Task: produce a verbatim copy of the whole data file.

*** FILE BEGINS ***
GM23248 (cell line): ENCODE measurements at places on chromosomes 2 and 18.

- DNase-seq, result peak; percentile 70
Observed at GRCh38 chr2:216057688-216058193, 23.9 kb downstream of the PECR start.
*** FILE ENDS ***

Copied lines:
GM23248 (cell line): ENCODE measurements at places on chromosomes 2 and 18.

- DNase-seq, result peak; percentile 70
Observed at GRCh38 chr2:216057688-216058193, 23.9 kb downstream of the PECR start.